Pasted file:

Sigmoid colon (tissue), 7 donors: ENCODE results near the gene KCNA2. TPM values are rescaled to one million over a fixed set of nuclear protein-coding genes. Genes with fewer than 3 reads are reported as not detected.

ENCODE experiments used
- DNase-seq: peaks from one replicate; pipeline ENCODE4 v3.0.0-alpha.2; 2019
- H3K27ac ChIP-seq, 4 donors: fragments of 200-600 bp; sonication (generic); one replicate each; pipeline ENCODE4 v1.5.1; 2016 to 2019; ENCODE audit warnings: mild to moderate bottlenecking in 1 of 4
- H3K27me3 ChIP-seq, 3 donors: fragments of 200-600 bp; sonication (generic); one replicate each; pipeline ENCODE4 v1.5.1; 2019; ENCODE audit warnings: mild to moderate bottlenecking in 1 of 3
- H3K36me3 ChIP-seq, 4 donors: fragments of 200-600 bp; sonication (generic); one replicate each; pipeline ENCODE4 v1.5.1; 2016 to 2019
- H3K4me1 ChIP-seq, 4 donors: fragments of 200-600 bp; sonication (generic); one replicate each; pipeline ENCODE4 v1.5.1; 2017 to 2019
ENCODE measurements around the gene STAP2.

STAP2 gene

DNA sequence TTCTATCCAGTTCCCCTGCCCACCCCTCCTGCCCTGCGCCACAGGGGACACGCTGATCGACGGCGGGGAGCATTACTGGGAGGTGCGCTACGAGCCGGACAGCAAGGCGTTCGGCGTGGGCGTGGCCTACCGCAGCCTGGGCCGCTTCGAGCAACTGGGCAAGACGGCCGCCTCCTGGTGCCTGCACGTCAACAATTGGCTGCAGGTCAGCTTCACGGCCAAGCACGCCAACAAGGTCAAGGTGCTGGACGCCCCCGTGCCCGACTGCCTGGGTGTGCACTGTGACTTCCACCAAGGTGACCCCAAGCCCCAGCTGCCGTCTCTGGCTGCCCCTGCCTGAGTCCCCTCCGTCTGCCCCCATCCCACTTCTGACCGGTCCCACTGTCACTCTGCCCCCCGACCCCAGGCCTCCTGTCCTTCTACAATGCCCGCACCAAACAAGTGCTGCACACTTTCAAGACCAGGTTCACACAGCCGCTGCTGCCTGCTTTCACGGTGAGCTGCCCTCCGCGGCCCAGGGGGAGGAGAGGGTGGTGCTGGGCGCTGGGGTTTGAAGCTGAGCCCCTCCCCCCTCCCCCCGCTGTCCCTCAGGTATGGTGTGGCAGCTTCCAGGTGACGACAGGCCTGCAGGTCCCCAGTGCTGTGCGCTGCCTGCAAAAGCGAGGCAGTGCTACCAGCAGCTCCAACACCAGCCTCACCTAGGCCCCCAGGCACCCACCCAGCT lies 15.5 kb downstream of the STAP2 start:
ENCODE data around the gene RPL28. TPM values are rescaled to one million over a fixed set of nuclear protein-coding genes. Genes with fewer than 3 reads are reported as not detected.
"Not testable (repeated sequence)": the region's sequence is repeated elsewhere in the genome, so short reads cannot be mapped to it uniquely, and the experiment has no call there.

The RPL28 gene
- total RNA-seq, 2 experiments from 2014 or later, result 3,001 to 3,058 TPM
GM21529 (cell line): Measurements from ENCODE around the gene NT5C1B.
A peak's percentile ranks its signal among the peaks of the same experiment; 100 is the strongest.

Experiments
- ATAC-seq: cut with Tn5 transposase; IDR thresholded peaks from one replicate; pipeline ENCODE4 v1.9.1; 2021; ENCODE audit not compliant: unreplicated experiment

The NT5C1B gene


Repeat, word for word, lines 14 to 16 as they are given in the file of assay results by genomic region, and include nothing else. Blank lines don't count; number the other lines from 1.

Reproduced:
- total RNA-seq, 2 experiments from 2014 or later, result 3,001 to 3,058 TPM
GM21529 (cell line): Measurements from ENCODE around the gene NT5C1B.
A peak's percentile ranks its signal among the peaks of the same experiment; 100 is the strongest.